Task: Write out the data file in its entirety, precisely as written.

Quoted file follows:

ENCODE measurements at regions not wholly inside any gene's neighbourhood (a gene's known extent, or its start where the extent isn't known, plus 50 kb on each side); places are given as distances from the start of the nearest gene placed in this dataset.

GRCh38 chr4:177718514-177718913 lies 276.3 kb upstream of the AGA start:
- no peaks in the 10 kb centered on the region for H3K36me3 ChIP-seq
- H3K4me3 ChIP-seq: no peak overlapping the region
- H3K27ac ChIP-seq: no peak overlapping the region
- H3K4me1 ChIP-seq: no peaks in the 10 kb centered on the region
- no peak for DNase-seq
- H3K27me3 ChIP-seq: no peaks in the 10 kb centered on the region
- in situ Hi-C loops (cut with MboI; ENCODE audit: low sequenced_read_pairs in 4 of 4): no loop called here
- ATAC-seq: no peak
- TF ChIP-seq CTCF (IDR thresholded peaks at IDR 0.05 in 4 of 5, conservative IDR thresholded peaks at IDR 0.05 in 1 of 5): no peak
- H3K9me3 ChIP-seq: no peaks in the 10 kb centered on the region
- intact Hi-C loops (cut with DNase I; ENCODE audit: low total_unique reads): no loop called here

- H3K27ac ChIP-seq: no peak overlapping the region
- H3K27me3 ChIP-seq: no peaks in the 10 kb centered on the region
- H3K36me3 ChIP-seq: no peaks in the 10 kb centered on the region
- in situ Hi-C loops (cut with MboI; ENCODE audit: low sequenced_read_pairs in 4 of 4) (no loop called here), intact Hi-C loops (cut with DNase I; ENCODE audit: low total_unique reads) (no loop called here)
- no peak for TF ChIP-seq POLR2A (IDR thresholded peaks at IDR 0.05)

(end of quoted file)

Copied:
ENCODE measurements at regions not wholly inside any gene's neighbourhood (a gene's known extent, or its start where the extent isn't known, plus 50 kb on each side); places are given as distances from the start of the nearest gene placed in this dataset.

GRCh38 chr4:177718514-177718913 lies 276.3 kb upstream of the AGA start:
- no peaks in the 10 kb centered on the region for H3K36me3 ChIP-seq
- H3K4me3 ChIP-seq: no peak overlapping the region
- H3K27ac ChIP-seq: no peak overlapping the region
- H3K4me1 ChIP-seq: no peaks in the 10 kb centered on the region
- no peak for DNase-seq
- H3K27me3 ChIP-seq: no peaks in the 10 kb centered on the region
- in situ Hi-C loops (cut with MboI; ENCODE audit: low sequenced_read_pairs in 4 of 4): no loop called here
- ATAC-seq: no peak
- TF ChIP-seq CTCF (IDR thresholded peaks at IDR 0.05 in 4 of 5, conservative IDR thresholded peaks at IDR 0.05 in 1 of 5): no peak
- H3K9me3 ChIP-seq: no peaks in the 10 kb centered on the region
- intact Hi-C loops (cut with DNase I; ENCODE audit: low total_unique reads): no loop called here

- H3K27ac ChIP-seq: no peak overlapping the region
- H3K27me3 ChIP-seq: no peaks in the 10 kb centered on the region
- H3K36me3 ChIP-seq: no peaks in the 10 kb centered on the region
- in situ Hi-C loops (cut with MboI; ENCODE audit: low sequenced_read_pairs in 4 of 4) (no loop called here), intact Hi-C loops (cut with DNase I; ENCODE audit: low total_unique reads) (no loop called here)
- no peak for TF ChIP-seq POLR2A (IDR thresholded peaks at IDR 0.05)